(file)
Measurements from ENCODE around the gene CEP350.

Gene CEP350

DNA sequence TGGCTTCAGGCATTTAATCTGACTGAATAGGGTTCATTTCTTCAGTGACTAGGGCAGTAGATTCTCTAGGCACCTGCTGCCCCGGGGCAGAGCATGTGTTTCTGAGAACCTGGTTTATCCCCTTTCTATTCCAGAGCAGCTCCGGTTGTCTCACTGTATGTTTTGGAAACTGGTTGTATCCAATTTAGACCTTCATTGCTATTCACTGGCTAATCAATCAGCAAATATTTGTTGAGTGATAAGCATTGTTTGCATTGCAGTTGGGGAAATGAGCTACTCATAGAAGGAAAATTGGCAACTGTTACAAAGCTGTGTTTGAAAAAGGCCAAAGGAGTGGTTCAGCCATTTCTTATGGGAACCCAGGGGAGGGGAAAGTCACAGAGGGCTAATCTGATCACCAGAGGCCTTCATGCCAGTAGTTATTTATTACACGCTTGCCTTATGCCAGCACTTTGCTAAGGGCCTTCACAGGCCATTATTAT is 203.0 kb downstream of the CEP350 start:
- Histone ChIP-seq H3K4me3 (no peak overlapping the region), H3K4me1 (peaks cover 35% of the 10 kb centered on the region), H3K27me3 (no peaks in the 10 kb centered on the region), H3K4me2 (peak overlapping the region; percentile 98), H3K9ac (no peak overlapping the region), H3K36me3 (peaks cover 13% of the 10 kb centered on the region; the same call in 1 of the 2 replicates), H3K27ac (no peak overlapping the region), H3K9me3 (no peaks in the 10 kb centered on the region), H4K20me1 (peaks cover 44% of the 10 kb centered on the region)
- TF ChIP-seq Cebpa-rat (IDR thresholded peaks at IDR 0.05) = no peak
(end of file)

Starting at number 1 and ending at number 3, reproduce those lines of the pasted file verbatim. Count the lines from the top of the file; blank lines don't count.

Measurements from ENCODE around the gene CEP350.

Gene CEP350

DNA sequence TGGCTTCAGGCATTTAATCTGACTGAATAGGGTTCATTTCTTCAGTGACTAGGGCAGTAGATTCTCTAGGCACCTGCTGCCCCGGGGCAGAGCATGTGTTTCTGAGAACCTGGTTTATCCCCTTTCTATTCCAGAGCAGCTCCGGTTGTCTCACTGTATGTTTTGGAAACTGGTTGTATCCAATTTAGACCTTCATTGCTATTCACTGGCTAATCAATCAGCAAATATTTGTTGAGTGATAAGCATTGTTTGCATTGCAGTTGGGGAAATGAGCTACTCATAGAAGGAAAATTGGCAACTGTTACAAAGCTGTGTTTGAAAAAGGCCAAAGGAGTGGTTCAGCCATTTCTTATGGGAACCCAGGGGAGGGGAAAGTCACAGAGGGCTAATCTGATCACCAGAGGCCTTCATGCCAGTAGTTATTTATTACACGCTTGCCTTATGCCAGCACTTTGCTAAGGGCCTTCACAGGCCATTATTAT is 203.0 kb downstream of the CEP350 start: